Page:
Johnson was born on February 1, 1948, in Buffalo, New York, to Mabel (née Sims) and James Ambrose Johnson Sr. He was one of eight children. James's father, an autoworker, left the family when James was 10. His mother was a dancer for Katherine Dunham, and later worked as a numbers-runner to earn a living. [3] James's mother would take him on her collecting route, and it was in bars where she worked that James saw performers such as John Coltrane, Miles Davis, and Etta James perform. [3] James claimed later, in the autobiography Glow, that he lost his virginity at "age 9 or 10" to a 14-year-old local girl, claiming his "kinky nature came in early". [3] James eventually attended Orchard Park High School and Bennett High School prior to dropping out. James was introduced to drugs at an early age and was busted for burglary as a young teen. [3] Due to his stints in jail for theft, James entered the United States Navy at 14 or 15, lying about his age, to avoid the draft. During that time, he also became a drummer for local jazz groups in New York City. [3] Due to him missing his twice-monthly Reserve sessions at the USS Enterprise, he found himself ordered to Vietnam. [3]

Katherine Dunham American dancer and choreographer

Katherine Mary Dunham was an African-American dancer, choreographer, author, educator, anthropologist, and social activist. Dunham had one of the most successful dance careers in African-American and European theater of the 20th century, and directed her own dance company for many years. She has been called the "matriarch and queen mother of black dance."

The numbers game, also known as the numbers racket, the Italian lottery, or the daily number, is a form of illegal gambling or illegal lottery played mostly in poor and working class neighborhoods in the United States, wherein a bettor attempts to pick three digits to match those that will be randomly drawn the following day. For many years the "number" has been the last three digits of "the handle", the amount race track bettors placed on race day at a major racetrack, published in racing journals and major newspapers in New York.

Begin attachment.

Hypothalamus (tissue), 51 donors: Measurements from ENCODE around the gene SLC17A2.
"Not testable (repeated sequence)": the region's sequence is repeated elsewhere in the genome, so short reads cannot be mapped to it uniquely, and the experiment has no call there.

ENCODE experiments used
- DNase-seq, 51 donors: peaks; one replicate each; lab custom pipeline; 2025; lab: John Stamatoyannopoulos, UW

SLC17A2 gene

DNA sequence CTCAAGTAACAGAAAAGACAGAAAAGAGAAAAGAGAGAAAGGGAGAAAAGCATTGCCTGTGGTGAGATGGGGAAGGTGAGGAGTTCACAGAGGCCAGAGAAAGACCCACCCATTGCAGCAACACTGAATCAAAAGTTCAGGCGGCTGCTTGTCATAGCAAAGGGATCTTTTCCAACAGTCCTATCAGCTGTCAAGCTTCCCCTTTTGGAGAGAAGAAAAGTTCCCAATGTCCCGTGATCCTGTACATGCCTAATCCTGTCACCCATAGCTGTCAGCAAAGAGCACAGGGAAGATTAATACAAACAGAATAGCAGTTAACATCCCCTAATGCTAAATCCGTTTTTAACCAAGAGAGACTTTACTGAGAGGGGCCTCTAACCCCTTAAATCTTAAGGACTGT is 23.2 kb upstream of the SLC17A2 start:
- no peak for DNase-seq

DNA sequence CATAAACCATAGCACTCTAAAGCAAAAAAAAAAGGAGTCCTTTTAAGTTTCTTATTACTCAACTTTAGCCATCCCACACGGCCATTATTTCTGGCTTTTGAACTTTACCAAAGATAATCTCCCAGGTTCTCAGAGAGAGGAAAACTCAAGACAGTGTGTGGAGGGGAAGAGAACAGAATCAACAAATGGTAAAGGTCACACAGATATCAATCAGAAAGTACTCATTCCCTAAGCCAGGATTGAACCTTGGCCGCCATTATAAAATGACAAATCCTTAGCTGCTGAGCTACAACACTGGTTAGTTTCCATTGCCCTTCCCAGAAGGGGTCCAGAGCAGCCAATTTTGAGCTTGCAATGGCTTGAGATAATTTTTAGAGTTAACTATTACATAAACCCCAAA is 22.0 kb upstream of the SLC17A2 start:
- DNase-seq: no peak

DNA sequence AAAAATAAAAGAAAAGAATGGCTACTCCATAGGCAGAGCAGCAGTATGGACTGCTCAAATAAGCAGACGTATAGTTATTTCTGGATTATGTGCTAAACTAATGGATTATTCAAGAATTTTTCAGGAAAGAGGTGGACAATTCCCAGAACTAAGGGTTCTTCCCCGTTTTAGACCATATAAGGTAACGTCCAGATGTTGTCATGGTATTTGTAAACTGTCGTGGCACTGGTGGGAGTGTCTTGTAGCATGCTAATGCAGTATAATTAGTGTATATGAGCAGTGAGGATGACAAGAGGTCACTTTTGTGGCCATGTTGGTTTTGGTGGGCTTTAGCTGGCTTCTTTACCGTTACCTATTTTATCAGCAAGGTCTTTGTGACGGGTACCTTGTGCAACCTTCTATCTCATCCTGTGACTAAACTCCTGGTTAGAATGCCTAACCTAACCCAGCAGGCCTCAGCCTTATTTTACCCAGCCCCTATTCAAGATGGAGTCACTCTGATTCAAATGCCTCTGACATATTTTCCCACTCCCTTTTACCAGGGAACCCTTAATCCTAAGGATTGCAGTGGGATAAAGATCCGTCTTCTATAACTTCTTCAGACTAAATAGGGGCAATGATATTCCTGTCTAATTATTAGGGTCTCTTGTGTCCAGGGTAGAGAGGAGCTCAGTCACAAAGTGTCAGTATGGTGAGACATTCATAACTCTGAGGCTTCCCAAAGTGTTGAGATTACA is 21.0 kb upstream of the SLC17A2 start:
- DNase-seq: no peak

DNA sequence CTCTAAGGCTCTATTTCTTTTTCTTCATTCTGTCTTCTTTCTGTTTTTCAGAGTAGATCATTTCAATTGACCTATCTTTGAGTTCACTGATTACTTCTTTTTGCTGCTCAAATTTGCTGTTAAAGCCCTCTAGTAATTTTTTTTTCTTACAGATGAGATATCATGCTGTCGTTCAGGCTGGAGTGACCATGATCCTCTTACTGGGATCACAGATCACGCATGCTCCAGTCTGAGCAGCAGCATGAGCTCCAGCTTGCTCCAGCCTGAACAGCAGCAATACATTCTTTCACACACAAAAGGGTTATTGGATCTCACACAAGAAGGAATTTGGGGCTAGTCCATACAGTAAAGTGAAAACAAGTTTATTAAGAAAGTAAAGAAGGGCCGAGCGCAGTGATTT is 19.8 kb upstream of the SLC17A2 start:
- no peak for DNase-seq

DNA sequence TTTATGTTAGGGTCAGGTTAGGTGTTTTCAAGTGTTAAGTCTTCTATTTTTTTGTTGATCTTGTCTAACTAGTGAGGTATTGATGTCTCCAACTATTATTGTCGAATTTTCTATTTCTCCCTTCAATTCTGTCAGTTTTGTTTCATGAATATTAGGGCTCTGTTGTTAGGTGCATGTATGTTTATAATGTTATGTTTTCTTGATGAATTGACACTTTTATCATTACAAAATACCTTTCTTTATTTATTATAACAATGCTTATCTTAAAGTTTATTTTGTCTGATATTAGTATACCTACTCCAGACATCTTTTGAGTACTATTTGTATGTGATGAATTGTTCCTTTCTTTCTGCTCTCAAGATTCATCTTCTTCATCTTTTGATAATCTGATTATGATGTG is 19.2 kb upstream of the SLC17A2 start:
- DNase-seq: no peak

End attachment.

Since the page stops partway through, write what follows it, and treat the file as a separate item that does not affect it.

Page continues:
John Coltrane American jazz saxophonist

John William Coltrane was an American jazz saxophonist and composer. Working in the bebop and hard bop idioms early in his career, Coltrane helped pioneer the use of modes and was at the forefront of free jazz. He led at least fifty recording sessions and appeared on many albums by other musicians, including trumpeter Miles Davis and pianist Thelonious Monk. Over the course of his career, Coltrane's music took on an increasingly spiritual dimension. He remains one of the most influential saxophonists in music history. He received many posthumous awards, including canonization by the African Orthodox Church and a Pulitzer Prize in 2007. His second wife was pianist Alice Coltrane and their son, Ravi Coltrane, is also a saxophonist.

In 1965, he fled to Toronto, where he made friends with then-local musicians Neil Young and Joni Mitchell. [3] To avoid being caught by military authorities, James went under the assumed name, "Ricky James Matthews". [3] That same year, James formed the Mynah Birds, a band that produced a fusion of soul, folk and rock music. In 1965, the band briefly recorded for the Canadian division of Columbia Records, releasing the single, "Mynah Bird Hop"/"Mynah Bird Song". At one point, Nick St. Nicholas of later Steppenwolf fame was a member; eventually bassist Bruce Palmer replaced him by the time "Mynah Bird Hop" was recorded. James and Palmer recruited guitarists Tom Morgan and Xavier Taylor and drummer Rick Mason to form a new Mynah Birds lineup, and soon traveled to Detroit to record with Motown. Before the group began recording their first songs for the label, Morgan left, unhappy about the label's attitude towards the musicians. Neil Young eventually took his place. It was while in Detroit that James met his musical heroes, Marvin Gaye and Stevie Wonder. After meeting Wonder and telling him his name, Wonder felt the name "Ricky James Matthews" was "too long", and instead told James to shorten it to "Ricky James". [3]

Toronto Provincial capital city in Ontario, Canada

Toronto is the provincial capital of Ontario and the most populous city in Canada, with a population of 2,731,571 in 2016. Current to 2016, the Toronto census metropolitan area (CMA), of which the majority is within the Greater Toronto Area (GTA), held a population of 5,928,040, making it Canada's most populous CMA. Toronto is the fastest growing city in North America, and is the anchor of an urban agglomeration, known as the Golden Horseshoe in Southern Ontario, located on the northwestern shore of Lake Ontario. Toronto is an international centre of business, finance, arts, and culture, and is recognized as one of the most multicultural and cosmopolitan cities in the world.